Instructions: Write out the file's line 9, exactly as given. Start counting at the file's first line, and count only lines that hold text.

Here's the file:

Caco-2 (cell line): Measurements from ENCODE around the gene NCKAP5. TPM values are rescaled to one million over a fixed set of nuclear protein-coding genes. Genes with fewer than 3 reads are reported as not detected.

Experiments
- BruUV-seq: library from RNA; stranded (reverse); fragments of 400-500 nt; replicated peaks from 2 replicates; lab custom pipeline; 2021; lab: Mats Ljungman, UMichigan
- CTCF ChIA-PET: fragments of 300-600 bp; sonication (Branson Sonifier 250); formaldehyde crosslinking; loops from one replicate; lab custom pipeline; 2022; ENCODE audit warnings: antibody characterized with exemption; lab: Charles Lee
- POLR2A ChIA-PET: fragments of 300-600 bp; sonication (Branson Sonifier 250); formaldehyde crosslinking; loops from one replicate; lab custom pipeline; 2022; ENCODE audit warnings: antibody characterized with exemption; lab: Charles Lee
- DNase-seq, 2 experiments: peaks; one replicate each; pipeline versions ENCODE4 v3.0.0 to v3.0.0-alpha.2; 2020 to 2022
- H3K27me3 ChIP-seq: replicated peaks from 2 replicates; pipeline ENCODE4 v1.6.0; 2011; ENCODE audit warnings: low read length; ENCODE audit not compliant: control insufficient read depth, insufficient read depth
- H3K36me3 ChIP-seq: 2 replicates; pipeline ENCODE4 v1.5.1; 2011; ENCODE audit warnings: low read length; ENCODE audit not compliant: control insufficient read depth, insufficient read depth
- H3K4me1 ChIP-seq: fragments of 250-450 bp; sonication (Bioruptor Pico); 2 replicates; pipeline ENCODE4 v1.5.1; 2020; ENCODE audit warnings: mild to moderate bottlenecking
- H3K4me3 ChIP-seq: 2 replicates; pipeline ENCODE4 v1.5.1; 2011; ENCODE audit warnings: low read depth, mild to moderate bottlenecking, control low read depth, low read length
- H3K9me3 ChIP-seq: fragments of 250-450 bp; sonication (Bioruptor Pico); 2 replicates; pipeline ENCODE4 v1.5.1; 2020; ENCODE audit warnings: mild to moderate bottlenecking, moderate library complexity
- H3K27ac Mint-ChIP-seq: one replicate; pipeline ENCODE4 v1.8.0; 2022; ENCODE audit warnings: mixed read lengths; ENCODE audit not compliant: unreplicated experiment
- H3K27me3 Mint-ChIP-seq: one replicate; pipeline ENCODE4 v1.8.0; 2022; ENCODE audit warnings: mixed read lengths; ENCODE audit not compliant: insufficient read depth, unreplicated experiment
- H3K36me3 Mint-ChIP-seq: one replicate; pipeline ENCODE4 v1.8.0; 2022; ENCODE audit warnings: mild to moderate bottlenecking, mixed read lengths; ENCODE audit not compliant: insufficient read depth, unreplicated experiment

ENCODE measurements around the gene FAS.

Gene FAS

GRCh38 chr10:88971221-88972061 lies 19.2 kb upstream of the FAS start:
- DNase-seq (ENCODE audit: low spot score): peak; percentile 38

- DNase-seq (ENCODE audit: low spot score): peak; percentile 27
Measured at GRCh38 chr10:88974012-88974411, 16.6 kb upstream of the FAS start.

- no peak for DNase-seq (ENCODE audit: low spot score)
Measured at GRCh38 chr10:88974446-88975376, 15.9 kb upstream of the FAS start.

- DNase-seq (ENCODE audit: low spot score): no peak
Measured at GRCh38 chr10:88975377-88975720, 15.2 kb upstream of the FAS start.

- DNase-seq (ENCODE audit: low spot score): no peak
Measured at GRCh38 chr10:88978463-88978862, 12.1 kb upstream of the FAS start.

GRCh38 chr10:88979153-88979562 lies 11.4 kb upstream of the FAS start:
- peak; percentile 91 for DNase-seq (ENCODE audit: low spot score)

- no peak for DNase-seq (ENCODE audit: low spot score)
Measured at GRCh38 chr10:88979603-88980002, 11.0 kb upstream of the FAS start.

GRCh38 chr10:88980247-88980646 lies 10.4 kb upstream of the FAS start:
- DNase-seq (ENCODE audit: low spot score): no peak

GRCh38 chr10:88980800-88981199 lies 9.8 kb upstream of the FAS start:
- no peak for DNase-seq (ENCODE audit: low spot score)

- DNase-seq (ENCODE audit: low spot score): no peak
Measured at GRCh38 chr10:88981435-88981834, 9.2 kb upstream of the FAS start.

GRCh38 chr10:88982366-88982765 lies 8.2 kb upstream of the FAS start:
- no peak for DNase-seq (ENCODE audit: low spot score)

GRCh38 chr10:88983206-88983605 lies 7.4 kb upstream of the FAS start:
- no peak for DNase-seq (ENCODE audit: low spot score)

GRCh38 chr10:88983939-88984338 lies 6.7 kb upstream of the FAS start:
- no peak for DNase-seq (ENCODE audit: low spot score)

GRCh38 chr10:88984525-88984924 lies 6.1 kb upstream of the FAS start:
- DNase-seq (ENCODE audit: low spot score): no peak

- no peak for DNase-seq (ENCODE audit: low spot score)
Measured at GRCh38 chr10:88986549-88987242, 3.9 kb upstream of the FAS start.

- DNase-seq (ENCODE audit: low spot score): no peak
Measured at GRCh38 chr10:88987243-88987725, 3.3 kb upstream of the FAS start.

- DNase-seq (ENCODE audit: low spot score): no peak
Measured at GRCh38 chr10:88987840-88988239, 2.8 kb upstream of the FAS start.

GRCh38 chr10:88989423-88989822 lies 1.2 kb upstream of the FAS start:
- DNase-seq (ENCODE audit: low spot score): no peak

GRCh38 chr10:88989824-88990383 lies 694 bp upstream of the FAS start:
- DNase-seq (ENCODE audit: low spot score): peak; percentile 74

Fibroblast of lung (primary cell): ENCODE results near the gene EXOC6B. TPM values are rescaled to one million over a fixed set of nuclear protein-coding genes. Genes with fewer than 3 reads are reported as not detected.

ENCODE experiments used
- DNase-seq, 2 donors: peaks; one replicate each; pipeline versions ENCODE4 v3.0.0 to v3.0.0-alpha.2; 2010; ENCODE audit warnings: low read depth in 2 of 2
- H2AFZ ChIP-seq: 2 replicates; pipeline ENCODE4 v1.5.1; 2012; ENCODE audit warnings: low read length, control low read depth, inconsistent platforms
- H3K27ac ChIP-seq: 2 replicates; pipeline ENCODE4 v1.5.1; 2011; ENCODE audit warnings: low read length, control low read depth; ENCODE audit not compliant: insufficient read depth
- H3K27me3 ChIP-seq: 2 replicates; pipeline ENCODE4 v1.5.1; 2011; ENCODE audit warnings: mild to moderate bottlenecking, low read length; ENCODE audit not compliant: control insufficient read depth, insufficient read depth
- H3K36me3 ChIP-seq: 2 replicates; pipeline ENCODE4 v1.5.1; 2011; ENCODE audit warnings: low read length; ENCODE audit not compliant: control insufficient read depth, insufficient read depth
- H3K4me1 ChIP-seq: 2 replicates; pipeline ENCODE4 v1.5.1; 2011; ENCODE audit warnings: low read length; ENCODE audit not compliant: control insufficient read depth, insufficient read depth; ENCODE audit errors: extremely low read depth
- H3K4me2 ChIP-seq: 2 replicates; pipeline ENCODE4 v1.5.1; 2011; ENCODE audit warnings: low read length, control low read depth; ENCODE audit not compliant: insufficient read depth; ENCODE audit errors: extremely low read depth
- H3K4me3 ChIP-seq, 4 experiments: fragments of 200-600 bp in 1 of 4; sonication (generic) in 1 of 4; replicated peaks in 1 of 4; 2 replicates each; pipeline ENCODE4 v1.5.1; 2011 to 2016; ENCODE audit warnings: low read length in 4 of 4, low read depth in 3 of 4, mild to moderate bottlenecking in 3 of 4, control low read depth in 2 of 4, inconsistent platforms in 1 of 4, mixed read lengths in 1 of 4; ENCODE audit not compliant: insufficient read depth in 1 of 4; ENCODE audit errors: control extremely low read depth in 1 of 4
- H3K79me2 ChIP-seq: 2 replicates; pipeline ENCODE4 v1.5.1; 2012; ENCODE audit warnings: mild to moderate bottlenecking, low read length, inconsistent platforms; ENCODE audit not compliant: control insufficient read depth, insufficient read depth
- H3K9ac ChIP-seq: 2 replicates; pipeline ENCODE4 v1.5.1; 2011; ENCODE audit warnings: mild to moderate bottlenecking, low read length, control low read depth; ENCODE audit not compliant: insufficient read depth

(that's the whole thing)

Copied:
- H3K4me1 ChIP-seq: fragments of 250-450 bp; sonication (Bioruptor Pico); 2 replicates; pipeline ENCODE4 v1.5.1; 2020; ENCODE audit warnings: mild to moderate bottlenecking